Pyrimidine Antagonists

Pyrimidine antagonists comprise nucleic acid base analogues and their prodrugs as well as nucleoside analogues that generate substrates which ultimately become incorporated into the elongating DNA and RNA strand, thus inhibiting DNA, RNA, and ultimately protein, synthesis. All require intracel-lular anabolic conversion into active nucleotide substrates.

5-Fluorouracil

5-Fluorouracil (5-FU) is the simplest and most successful uracil derivative to date in clinical use. This fluoropyrimidine undergoes anabolic activation intracellularly into fluorodi-nated nucleosides and deoxynucleotides [fluorouridine monophosphate (FUMP); fluorouridine triphosphate, FUTP; fluorodeoxyuridine monophosphate, FdUMP; fluorodeoxyuri-dine triphosphate, FdUTP)] (see Figure 2.5). FdUMP inhibits TS and prevents formation of, and consequently depletes the available pool of, thymidylate necessary for generating dTTP; as a result, FdUTP and dUTP become the "preferred" substrates of reactions catalyzed by DNA polymerase, affecting DNA stability. Moreover, incorporation of FUTP in RNA interferes with proper RNA synthesis and function. 5-Flurodeoxyuridine (5-FUDR) or floxuridine is a fluoropyrimi-dine deoxynucleoside analogue that also undergoes similar metabolic conversion intracellularly to generate FUTP, FdUTP, and TS-inhibiting FdUMP. Genetic polymorphisms in TS may also affect treatment response. In vivo and in vitro studies have shown that lower TS activity is correlated with better antitumor response.

After intravenous administration, 5-FU readily penetrates the CSF and extracellular third-space fluid collections, such as ascites or pleural effusions. It has a short half-life (10-15 minutes). Both 5-FU and 5-FUDR are extensively catabolized

(more than 85%). The initial rate-limiting step in degradation involves the enzyme dihydropyrimidine dehydrogenase (DPD), which is widely expressed in tissues including the liver, GI mucosa, leukocytes, and kidney. Thus, 5-FU is poorly absorbed orally. Because of its size, the liver has the highest total content of DPD and is a major site of 5-FU metabolism. DPD is subject to genetic polymorphisms, with 8- to 21-fold intersubject variability. Those with low DPD activity are susceptible to severe toxicity. Greater first-pass effect (more than 90%) through the liver results in lower systemic drug levels (and, consequently, fewer side effects) with FUDR, making it the preferred agent for hepatic arterial infusion (HAI). When administered with IV bolus schedules, FUDR is catabolized to the predominant 5-FU form.86 Several important interactions between 5-FU and other agents have been described. Leucovorin expands the pool of reduced folates to enhance the inhibition of TS. Methotrexate pre-treatment increases the formation of 5-FU nucleotides. 5-FU may interfere with the repair of platinum-associated DNA damage. Ionizing radiation augments DNA damage. All these agents demonstrate preclinical as well as Phase III trial evidence for improvement in clinical activity.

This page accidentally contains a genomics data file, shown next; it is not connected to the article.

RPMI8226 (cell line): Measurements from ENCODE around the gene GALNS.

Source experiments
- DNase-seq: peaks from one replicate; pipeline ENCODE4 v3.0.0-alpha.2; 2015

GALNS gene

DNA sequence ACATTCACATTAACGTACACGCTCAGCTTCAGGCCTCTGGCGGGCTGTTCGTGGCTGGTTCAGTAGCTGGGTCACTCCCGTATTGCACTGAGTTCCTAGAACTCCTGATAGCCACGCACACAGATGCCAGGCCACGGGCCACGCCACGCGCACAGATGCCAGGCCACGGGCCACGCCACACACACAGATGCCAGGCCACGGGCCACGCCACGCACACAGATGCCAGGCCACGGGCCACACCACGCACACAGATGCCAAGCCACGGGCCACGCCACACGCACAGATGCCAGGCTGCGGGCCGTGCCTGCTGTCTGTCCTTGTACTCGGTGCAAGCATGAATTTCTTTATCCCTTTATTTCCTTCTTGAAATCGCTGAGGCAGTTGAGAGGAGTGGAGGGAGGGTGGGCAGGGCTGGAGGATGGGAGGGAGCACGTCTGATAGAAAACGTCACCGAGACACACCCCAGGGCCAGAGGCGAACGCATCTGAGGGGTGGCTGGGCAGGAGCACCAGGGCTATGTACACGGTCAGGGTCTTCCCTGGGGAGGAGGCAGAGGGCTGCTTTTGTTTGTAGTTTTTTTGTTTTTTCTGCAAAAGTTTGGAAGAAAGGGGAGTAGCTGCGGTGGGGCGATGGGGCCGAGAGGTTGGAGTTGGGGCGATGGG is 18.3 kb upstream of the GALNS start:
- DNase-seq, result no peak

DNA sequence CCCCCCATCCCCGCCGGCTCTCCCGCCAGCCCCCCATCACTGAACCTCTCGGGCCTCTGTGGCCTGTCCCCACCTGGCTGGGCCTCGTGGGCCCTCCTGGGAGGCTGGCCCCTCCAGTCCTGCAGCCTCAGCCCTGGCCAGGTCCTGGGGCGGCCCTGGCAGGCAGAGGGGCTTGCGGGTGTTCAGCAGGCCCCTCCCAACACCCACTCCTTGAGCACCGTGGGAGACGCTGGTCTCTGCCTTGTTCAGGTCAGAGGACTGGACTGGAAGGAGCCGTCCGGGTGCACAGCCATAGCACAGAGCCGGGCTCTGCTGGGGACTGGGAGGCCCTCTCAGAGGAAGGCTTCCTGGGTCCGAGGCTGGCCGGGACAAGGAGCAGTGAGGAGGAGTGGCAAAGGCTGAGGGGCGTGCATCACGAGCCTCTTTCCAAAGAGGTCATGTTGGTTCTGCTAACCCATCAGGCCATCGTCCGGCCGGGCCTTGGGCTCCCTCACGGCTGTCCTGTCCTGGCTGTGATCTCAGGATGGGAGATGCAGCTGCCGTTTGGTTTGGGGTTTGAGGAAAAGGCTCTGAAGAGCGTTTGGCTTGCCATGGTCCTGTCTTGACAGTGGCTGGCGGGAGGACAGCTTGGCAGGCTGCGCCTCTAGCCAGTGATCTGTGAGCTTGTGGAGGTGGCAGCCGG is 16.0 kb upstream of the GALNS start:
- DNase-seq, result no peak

Meta-analysis of several randomized trials comparing various 5-FU schedules of administration has shown the superiority of continuous infusion of 5-FU over bolus administration when given as a single agent.87 Moreover, bolus drug administration cannot achieve effective radiosensitization, as this requires constant drug exposure given the short half-life of 5-FU. Clinical toxicities also have some correlation with schedule of administration. Myelosuppression, especially leukopenia, is more pronounced with IV bolus schedules than with continuous infusion. Mucositis along the GI tract can be debilitating and dose limiting, especially with continuous infusion. Other GI symptoms, such as nausea, vomiting, and anorexia, can also be more severe with continuous infusion. With HAI regimens, systemic toxicities of 5-FU are dose limiting whereas hepatitis is usually mild. On the other hand, local-regional toxicities such as gastritis, gastric ulcers, enteritis, hepatitis, cholestasis, or cholecystitis predominate with HAI using 5-FUDR. 5-FU is currently used for GI malignancies and esophageal, head and neck, and breast cancers. 5-FUDR is principally used for HAI therapy of GI adeno-carcinoma metastatic to the liver.

Capecitabine

Capecitabine is an oral fluropyrimidine carbamate precursor of 5-FU. It was developed to overcome the degradation of 5-FU in the GI tract when administered orally. With daily administration, it simulates continuous 5-FU IV infusion, without the inconvenience and morbidity associated with indwelling catheters. It is initially metabolized by hepatic carboxylesterase into 5'-deoxy-5-fluorocytidine, which in turn is converted to 5'-deoxy-5-fluorouridine (5'-dFUR) by the enzyme cytidine deaminase found in the liver as well as tumor tissues (Figure 2.6). The final step involves thymidine phosphorylase (TP), expressed at higher levels in tumor tissues than normal cells, which converts 5'-dFUR into 5'-FU. This preferential formation of 5-FU within tumor cells results in relatively low circulating plasma levels of 5-FU. Its current use is chiefly in the treatment of metastatic breast and colo-rectal cancer.

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